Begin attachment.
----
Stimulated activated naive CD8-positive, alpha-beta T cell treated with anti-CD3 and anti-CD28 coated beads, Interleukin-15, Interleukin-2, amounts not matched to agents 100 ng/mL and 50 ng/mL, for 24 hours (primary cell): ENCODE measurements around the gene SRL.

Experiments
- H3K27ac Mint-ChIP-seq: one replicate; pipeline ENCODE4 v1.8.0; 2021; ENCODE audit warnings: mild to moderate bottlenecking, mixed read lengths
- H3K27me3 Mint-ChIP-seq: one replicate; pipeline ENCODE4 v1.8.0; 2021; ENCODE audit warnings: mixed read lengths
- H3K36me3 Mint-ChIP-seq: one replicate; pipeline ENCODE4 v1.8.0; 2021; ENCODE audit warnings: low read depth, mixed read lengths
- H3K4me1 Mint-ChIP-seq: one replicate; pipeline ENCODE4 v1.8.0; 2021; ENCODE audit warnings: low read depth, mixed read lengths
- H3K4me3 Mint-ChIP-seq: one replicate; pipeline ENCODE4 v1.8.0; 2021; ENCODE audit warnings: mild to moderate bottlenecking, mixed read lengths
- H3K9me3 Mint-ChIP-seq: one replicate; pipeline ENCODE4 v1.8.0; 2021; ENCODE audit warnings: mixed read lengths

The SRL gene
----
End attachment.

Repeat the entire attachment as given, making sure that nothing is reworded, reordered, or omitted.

Stimulated activated naive CD8-positive, alpha-beta T cell treated with anti-CD3 and anti-CD28 coated beads, Interleukin-15, Interleukin-2, amounts not matched to agents 100 ng/mL and 50 ng/mL, for 24 hours (primary cell): ENCODE measurements around the gene SRL.

Experiments
- H3K27ac Mint-ChIP-seq: one replicate; pipeline ENCODE4 v1.8.0; 2021; ENCODE audit warnings: mild to moderate bottlenecking, mixed read lengths
- H3K27me3 Mint-ChIP-seq: one replicate; pipeline ENCODE4 v1.8.0; 2021; ENCODE audit warnings: mixed read lengths
- H3K36me3 Mint-ChIP-seq: one replicate; pipeline ENCODE4 v1.8.0; 2021; ENCODE audit warnings: low read depth, mixed read lengths
- H3K4me1 Mint-ChIP-seq: one replicate; pipeline ENCODE4 v1.8.0; 2021; ENCODE audit warnings: low read depth, mixed read lengths
- H3K4me3 Mint-ChIP-seq: one replicate; pipeline ENCODE4 v1.8.0; 2021; ENCODE audit warnings: mild to moderate bottlenecking, mixed read lengths
- H3K9me3 Mint-ChIP-seq: one replicate; pipeline ENCODE4 v1.8.0; 2021; ENCODE audit warnings: mixed read lengths

The SRL gene